Letter to the Editor: Thank You for the Coverage

Thank you for your continued coverage of the efforts to unionize adjunct faculty at Seattle University. This is an important matter regardless of the outcome of the vote because it highlights the difficulties of the faculty who do not have the protection and benefits available to tenure track professors.

In 1975, I was on the faculty at Seton Hill, a Catholic women’s college in Pennsylvania, when we voted on whether we would unionize. The majority voted against collective bargaining. There were many reasons for this (the vote was reasonably close), but I believe three factors were especially significant. The faculty had been losing ground financially because annual increases were not keeping up with inflation. However, when representatives forming the Faculty Association presented this problem to the Board of Trustees, the trustees listened very carefully; most importantly, our salaries were increased significantly when we received our next contracts even though it was a stretch for the college to do this. Second, our chief academic officer, Sr. Colette Toler (a truly amazing woman), was more mindful, in action as well as in words, of the wellbeing of faculty than even the faculty who represented us on the Faculty Association. Finally, the Sisters of Charity who ran the college were very discrete in anything they said about unionization. We assumed that privately they prayed we would not unionize because it would make their lives more complicated, but in public they said virtually nothing. Of course this was a long time ago and our situation here is quite different. Yet there may still be some lessons to be taken from this particular incident.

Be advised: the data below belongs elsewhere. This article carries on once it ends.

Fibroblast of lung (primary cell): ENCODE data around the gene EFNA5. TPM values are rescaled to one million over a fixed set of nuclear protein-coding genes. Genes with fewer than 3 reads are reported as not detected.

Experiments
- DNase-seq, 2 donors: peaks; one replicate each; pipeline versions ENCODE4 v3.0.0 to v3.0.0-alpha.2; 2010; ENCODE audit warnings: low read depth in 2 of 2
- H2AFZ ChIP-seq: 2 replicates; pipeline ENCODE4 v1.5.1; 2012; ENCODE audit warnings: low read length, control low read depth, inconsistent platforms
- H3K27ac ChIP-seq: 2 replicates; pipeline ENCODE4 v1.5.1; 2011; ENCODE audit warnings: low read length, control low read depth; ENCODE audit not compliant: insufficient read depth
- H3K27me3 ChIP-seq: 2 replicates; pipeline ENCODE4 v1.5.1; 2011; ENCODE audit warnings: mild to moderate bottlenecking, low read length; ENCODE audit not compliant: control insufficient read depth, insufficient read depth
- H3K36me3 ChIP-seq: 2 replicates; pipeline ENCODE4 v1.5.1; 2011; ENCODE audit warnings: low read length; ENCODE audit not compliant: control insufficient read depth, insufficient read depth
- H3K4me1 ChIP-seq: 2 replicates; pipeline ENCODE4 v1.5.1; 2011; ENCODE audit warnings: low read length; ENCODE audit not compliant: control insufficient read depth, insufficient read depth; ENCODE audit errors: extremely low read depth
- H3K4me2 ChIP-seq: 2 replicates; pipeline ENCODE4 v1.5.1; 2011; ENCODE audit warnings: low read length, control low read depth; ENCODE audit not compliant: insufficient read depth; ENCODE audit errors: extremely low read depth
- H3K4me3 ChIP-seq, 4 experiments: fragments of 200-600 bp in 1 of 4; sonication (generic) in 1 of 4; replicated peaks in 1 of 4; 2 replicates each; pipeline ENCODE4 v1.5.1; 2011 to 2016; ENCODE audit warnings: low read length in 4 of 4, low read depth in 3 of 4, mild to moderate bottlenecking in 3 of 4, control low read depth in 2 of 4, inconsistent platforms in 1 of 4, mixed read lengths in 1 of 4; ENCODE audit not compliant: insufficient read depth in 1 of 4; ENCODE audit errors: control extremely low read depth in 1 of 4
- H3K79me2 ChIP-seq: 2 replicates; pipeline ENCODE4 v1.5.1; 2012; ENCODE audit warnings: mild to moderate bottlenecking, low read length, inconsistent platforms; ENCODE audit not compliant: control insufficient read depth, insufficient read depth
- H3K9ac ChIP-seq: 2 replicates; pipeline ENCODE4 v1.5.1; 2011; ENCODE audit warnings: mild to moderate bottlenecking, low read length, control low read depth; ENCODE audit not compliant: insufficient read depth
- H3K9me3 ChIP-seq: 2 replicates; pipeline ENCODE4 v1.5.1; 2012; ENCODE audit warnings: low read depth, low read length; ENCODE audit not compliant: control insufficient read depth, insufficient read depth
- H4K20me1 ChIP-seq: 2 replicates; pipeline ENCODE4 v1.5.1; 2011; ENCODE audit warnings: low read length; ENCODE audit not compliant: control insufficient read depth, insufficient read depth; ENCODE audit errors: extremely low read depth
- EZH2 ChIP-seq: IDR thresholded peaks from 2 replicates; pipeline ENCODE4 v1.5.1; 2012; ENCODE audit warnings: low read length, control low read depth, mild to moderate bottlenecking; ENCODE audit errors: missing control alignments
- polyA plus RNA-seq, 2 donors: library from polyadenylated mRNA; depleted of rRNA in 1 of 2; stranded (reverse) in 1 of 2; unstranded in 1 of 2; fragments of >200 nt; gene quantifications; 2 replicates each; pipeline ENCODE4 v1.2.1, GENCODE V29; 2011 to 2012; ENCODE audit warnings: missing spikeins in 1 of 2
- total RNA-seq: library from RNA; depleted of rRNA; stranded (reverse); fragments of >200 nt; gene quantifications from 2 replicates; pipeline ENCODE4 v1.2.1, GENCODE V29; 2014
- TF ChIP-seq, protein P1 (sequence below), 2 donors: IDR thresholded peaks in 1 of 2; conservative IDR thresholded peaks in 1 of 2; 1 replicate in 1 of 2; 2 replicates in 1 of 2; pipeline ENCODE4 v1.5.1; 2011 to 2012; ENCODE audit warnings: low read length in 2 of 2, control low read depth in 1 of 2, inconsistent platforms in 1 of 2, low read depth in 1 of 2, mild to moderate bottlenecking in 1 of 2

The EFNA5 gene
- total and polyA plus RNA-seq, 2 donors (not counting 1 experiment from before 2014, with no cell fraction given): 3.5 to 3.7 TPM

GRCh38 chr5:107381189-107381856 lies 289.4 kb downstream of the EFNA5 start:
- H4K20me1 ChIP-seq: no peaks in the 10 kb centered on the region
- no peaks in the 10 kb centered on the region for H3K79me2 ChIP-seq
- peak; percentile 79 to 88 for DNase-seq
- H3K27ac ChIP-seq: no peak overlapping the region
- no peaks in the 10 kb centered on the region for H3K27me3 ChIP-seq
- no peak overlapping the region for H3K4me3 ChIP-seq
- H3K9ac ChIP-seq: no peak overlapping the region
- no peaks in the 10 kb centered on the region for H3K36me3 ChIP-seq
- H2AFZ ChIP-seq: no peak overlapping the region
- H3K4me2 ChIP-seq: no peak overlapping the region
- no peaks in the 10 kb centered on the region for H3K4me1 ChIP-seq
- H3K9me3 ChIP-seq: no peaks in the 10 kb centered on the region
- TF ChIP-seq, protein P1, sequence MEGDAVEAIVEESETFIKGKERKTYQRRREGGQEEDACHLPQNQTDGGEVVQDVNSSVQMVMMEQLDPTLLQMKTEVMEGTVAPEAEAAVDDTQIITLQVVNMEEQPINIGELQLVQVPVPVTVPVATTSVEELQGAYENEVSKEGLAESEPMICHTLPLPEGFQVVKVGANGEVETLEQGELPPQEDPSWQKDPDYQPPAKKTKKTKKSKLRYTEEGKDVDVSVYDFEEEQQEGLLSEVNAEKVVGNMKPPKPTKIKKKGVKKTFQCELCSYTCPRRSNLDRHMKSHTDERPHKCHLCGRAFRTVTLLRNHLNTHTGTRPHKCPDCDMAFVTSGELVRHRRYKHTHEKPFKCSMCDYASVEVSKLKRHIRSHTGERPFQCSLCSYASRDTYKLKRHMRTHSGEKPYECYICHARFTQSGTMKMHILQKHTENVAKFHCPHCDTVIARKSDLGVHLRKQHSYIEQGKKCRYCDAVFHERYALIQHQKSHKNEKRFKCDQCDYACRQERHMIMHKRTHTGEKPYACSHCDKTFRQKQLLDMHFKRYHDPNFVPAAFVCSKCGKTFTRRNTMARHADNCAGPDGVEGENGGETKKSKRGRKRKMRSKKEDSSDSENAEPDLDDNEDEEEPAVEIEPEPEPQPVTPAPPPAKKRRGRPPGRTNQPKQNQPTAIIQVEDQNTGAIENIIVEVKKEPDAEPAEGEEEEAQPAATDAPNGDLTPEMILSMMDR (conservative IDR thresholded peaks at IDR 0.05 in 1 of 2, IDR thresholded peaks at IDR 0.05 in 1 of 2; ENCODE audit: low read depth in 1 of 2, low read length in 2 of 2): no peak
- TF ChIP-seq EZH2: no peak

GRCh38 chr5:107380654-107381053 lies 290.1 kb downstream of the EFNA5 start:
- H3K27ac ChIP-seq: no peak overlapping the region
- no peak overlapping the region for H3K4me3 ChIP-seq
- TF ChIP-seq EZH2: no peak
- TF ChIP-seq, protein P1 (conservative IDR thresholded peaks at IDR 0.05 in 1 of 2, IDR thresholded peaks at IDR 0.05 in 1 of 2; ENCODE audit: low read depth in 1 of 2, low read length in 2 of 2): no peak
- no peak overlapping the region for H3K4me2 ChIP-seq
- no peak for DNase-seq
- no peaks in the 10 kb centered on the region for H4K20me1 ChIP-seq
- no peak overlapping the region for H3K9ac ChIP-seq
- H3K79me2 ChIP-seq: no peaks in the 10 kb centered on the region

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One Response to “Letter to the Editor: Thank You for the Coverage”

  1. Michael Ng says:

    Professor Halling,

    I wanted to express my thanks to you for this timely recounting of your own experiences. Whatever, happens as a result of an NTT faculty vote, I think it is important that all people stay informed and maintain that stance of public neutrality you talked about. Sr. Colette Toler sounds amazing for walking that fine line of what she may have thought privately will still carrying out the mission of caring for the people in the world around us (including faculty and students as well as those out in the ‘real’ world).

    Best,

    Dr. Michael Ng, Department of History

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